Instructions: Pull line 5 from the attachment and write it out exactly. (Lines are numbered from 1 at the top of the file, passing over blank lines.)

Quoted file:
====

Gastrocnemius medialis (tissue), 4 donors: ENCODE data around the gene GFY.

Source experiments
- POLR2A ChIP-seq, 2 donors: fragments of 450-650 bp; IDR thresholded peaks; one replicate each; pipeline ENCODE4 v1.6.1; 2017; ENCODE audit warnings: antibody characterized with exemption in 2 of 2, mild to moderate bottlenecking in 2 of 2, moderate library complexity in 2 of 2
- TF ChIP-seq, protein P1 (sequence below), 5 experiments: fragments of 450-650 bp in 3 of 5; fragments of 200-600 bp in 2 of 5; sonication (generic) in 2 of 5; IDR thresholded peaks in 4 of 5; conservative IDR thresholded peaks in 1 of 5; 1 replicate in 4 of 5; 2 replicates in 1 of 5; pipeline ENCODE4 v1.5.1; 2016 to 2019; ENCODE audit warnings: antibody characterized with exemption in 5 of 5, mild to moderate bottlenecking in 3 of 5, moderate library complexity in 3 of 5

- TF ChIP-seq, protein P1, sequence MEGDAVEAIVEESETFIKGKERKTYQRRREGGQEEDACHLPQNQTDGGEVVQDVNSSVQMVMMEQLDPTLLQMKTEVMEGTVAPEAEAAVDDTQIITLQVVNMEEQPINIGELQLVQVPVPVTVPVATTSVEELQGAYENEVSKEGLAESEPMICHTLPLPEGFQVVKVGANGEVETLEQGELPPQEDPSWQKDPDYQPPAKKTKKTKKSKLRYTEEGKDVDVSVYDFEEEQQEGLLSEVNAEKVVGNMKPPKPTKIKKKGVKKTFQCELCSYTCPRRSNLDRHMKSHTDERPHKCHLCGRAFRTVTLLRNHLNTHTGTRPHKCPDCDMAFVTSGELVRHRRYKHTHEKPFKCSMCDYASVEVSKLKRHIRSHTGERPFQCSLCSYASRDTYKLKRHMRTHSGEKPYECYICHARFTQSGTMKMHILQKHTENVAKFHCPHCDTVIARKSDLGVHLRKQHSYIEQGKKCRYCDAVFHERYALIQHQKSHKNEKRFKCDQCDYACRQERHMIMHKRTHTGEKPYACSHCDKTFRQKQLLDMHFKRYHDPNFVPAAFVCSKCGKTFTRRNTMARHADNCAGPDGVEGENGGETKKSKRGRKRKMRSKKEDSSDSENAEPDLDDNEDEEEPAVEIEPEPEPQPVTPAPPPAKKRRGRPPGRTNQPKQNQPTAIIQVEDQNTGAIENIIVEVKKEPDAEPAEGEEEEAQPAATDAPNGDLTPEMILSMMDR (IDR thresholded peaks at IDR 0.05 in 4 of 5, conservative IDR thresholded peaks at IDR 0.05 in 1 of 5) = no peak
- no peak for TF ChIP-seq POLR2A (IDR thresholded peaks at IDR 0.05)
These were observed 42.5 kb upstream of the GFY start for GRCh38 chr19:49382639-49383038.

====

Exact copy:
- TF ChIP-seq, protein P1, sequence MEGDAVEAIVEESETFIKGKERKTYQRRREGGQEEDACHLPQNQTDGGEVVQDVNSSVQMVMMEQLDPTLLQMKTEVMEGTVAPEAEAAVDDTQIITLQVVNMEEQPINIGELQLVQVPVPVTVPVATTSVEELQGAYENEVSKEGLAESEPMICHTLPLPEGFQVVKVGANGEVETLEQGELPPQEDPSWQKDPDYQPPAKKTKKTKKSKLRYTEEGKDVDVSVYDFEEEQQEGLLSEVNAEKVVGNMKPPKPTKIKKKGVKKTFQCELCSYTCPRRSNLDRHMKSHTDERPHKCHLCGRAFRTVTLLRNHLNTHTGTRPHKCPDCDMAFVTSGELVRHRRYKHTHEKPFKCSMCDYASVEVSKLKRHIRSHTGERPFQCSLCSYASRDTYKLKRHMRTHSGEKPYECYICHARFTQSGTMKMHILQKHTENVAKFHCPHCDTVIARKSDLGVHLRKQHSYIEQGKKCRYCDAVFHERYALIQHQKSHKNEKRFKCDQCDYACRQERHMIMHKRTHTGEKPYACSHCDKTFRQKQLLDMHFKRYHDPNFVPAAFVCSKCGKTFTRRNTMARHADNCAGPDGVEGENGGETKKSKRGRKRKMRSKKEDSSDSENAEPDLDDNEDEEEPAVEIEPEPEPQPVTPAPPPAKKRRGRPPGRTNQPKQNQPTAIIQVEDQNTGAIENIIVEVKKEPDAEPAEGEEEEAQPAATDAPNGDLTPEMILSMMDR (IDR thresholded peaks at IDR 0.05 in 4 of 5, conservative IDR thresholded peaks at IDR 0.05 in 1 of 5) = no peak